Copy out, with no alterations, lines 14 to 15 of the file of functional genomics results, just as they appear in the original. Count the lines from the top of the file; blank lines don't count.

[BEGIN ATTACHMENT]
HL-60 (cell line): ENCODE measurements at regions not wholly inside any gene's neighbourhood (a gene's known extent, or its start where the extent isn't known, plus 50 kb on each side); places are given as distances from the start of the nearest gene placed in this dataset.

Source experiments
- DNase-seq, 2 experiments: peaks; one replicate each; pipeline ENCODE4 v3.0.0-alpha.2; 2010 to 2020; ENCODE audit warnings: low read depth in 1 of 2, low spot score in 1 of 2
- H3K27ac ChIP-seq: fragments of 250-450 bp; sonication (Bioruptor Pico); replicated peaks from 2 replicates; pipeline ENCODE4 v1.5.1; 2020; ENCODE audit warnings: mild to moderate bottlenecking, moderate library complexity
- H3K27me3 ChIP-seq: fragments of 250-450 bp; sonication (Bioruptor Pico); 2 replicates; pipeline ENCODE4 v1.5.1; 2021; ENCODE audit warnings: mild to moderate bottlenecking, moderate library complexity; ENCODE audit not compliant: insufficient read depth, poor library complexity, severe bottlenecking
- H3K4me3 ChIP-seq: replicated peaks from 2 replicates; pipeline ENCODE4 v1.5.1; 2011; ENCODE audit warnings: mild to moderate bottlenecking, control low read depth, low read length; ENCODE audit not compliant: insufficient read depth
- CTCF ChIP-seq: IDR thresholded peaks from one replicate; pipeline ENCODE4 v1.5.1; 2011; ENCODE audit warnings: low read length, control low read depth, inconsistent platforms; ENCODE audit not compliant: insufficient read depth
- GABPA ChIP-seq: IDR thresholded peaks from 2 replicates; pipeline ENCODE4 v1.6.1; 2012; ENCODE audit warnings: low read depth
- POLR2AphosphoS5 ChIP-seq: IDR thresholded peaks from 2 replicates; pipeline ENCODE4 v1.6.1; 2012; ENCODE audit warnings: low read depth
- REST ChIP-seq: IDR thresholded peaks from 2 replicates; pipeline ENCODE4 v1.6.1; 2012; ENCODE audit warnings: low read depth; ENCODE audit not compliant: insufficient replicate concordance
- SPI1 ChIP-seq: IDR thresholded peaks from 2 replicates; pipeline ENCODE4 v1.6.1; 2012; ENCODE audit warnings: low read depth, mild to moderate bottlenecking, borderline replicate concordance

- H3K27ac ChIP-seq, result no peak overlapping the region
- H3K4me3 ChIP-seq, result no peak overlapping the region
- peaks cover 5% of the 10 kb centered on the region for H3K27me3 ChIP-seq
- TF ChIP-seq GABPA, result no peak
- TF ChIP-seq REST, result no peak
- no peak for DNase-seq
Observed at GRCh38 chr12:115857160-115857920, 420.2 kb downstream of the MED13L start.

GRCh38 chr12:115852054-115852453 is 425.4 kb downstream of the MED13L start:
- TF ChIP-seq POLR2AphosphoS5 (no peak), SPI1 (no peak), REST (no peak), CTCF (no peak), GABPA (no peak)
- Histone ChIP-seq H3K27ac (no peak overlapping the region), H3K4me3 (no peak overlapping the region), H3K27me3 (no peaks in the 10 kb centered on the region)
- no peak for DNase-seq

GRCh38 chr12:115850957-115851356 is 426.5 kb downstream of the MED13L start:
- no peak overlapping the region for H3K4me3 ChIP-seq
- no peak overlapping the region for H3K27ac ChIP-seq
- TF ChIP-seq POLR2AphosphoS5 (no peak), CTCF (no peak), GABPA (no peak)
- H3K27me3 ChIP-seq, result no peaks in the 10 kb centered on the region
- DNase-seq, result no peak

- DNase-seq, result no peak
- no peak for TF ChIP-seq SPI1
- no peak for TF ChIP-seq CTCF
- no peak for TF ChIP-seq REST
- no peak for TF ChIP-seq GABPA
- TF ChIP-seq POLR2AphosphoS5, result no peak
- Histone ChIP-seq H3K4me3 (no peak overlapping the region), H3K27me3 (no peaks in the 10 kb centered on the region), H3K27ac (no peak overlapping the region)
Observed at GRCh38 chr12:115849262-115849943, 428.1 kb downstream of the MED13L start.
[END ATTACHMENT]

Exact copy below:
- peaks cover 5% of the 10 kb centered on the region for H3K27me3 ChIP-seq
- TF ChIP-seq GABPA, result no peak